Friday, 1 December 2006

Swanning around

I had to visit the optometrist today for a check up. (And the bad news, which wasn't news because I had a pretty good idea, is that I need reading glasses.) Anyway, my ophthalmic challenges are neither here nor there but the relevance is that the optometrist is in Williamstown, so after the appointment I drove back along the Strand.

The tide was in so the waterbirds were on the basalt boulders and the last strip of beach. Black swans (Cygnus atratus) were having an after lunch nap, oblivious to the silver gulls (Larus novaehollandiae) on the rocks around them. One of the birds wore a ring. I don't know anything about banding so I'm not sure whether this individual has done a runner or is part of a research program. Can you real bird-watchers tell me something about the ring?

A pied cormorant (Phalacrocorax varius) was preening itself on a boulder close to shore. I mentioned in an earlier post the all five cormorant species occur along the south coast (although not all of them are found in Port Phillip Bay). Three of them have black and white plumage but are easy to tell apart:
  • pied cormorant has a yellow face and black garters
  • little pied cormorant (P. melanoleucus) has a white face and no garters
  • black-faced cormorant (P. fuscescens) has a black face and garters

A handful of crested terns (Sternus bergii) mixed in with the gulls. And some grey teal (Anas gracilis) perched on rocks a bit further out. I was a bit surprised to see a masked lapwing (Vanellus miles) skulking around on the mud. They're more often spotted on grassed areas—especially roadside verges and suburban parks.

Not a bad haul, I thought, for a small patch of mud and rocks in an urban area.

3 comments:

PBD said...

Something interesting about black swans-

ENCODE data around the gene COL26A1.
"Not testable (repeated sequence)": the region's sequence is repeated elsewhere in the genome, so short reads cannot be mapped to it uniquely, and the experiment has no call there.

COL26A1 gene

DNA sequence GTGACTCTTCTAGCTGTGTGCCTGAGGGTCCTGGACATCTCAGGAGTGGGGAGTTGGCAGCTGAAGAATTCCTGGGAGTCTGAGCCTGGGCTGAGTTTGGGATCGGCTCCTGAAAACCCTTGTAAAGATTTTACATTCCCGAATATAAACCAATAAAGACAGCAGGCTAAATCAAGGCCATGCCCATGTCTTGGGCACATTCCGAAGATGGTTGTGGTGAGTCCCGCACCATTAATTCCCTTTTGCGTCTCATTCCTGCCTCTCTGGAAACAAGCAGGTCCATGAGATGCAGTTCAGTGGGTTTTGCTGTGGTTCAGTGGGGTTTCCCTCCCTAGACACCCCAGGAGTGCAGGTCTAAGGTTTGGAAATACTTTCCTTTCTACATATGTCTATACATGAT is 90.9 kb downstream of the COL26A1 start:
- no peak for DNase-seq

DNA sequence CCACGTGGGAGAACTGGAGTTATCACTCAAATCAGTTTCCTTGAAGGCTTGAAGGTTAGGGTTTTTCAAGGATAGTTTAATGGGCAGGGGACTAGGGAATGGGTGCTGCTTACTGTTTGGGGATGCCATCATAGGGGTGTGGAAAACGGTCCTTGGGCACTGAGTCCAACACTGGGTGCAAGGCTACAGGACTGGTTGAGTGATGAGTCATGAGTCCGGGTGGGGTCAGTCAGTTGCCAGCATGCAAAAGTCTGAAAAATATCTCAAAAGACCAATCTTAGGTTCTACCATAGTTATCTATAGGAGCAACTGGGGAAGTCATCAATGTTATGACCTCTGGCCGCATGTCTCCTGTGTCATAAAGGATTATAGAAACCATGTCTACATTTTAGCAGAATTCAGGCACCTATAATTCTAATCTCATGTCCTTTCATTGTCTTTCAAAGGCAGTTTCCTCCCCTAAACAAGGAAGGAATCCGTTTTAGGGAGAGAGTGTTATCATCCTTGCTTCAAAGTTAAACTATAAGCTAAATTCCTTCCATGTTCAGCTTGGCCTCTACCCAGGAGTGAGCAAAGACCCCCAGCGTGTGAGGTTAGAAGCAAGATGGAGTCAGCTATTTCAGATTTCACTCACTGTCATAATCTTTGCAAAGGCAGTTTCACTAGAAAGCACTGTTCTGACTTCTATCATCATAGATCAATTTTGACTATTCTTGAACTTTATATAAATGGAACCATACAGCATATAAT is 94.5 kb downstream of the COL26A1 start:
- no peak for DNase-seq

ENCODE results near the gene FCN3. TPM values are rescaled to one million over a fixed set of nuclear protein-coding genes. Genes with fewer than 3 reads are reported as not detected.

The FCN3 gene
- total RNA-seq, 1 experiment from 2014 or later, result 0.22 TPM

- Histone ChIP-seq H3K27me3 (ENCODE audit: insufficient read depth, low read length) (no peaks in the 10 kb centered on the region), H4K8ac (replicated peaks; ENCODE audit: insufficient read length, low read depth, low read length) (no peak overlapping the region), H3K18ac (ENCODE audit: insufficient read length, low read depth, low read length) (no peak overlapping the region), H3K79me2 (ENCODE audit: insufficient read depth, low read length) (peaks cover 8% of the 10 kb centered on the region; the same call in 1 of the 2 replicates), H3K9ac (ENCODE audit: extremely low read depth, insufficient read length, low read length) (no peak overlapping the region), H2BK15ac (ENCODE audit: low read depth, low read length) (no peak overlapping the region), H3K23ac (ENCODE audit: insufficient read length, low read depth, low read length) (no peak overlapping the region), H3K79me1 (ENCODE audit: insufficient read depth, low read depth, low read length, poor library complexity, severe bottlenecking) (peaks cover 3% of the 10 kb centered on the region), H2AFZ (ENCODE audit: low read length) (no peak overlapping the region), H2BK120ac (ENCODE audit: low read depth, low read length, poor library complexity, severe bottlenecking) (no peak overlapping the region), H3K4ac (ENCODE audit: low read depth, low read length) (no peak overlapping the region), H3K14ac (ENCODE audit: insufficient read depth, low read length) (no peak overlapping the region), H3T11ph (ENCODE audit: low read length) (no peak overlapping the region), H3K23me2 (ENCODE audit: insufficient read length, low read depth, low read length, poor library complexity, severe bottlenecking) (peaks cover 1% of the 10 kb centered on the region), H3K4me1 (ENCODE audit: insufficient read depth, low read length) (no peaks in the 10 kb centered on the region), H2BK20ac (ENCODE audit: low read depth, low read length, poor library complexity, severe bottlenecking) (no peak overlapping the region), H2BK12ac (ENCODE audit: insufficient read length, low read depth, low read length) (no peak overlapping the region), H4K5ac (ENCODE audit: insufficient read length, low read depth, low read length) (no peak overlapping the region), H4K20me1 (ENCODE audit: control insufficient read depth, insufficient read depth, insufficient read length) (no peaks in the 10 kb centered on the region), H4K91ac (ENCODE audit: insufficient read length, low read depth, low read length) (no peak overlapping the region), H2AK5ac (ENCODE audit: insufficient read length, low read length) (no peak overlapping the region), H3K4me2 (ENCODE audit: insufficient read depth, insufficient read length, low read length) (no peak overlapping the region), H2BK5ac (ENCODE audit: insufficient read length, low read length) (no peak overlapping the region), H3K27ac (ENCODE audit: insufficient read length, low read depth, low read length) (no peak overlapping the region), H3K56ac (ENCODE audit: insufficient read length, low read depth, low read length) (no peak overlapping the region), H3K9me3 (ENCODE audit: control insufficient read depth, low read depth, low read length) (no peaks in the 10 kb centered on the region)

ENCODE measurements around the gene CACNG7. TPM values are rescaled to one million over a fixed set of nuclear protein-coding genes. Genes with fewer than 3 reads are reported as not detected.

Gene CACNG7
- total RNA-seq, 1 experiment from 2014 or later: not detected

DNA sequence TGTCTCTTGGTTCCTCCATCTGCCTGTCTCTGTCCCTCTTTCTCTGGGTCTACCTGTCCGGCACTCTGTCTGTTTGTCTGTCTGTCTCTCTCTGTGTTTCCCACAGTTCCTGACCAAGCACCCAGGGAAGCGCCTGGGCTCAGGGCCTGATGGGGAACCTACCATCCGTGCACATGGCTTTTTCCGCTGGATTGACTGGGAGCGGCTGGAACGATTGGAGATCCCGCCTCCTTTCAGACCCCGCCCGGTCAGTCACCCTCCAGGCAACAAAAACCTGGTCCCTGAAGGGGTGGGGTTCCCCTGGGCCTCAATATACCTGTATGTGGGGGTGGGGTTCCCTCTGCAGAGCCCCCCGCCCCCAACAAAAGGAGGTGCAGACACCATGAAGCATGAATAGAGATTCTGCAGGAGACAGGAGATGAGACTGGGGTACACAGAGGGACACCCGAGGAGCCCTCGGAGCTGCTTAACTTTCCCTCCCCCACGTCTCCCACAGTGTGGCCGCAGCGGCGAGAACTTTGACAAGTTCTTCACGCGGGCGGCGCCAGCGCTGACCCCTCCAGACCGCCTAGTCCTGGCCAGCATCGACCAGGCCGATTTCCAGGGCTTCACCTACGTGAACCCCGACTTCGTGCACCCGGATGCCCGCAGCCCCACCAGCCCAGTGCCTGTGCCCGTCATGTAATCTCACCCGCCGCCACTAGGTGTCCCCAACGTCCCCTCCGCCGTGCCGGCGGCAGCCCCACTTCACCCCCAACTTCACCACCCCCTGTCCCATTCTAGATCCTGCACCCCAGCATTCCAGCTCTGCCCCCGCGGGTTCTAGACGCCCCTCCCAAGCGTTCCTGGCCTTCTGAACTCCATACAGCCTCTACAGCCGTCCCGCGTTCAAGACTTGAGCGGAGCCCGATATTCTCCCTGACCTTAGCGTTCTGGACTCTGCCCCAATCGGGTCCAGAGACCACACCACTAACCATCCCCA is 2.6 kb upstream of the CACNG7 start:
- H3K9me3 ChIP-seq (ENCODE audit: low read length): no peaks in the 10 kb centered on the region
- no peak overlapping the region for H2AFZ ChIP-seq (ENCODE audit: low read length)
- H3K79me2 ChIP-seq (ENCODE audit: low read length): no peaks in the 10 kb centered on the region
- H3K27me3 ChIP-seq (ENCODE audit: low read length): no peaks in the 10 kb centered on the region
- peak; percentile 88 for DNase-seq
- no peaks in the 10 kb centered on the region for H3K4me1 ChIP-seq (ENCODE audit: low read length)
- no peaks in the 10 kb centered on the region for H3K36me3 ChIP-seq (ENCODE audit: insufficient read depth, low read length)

"Some black swans of Australia form sexually active male-male mated pairs and steal nests, or form temporary threesomes with females to obtain eggs, driving away the female after she lays the eggs. More of their cygnets survive to adulthood than those of different-sex pairs possibly due to their superior ability to defend large portions of land."
http://en.wikipedia.org/wiki/Animal_sexuality

I think I read from another source that the same-sex pairs are close to half of the population?

Darky said...

The Emu, Dromaius novaehollandiae, male incubates exclusively after driving the female off the nest. He neither eats nor squits for the duration.
Birds display a big range of alloparenting behaviours. Externally developing eggs would make flexibility around parenting very easy, what?

Kraaijeveld and Mulder are the current investigators into Cygnus atratus behaviour.
I have no access via my public library membership to all online references, and a decreasing access to university journals sections - - a uni library these days is like the offices of some corporation, complete with armed goons - - and so readers will have to go it alone for full references, but the Oxford Journals online is very generous, and the Lake Wendourie swan stuff is free online
For example: their study of social mating behaviours.
Black Swan pens on Lake Wendourie compete for cobs more than females of most species compete for males - and are agonistic over grazing rights in about the same way as Moorhens, Gallinula chloropus, are and it's interesting that both species have a marked lack of sexual dimorphism wrt sexual selection finery - even though other differences such as size remain.


The Wikipedia line is throw-away and sloppy. More of their cygnets survive to adulthood than those of different-sex pairs possibly due to their superior ability to defend large portions of land. This isn't anywhere in the literature. More male/male pair broods than in other species survive, certainly, but there's nothing anywhere I have read that says male/male C atratus broods survive better always than male/female ones. The whole tone of the article there is low, Discovery Channel Wow! Kids. I'm sympathetic with the proselytising efforts of people wanting greater acceptance of difference in sexuality in humans, but I cringe at this pop science justification kind of screed.

I can recommend Partnerships in Birds: The Study of Monogamy ed JM Black, OUP.

Monogamy - in the sense of single partner fidelity, both with insemination and pair behaviour, throughout life - is not the mode in sexually reproducing animals. I favour the idea that in long-lived species, fidelity would pay off in the accumulation of experience. Swans, geese, vultures are all very long-lived and all display mate fidelity. Black Vultures are at the conservative end of marriage behaviour; not only do they mate heterosexually for life, they also have a social rule that forbids any sexual activity except in the privacy of the nest.
abstract online, phew. And there I was thinking that vultures did some pretty disgusting things with corpses. Prudery is as prudery thinks, I suppose.

jj said...

Thanks for a most interesting introduction to a whole new area of information for me.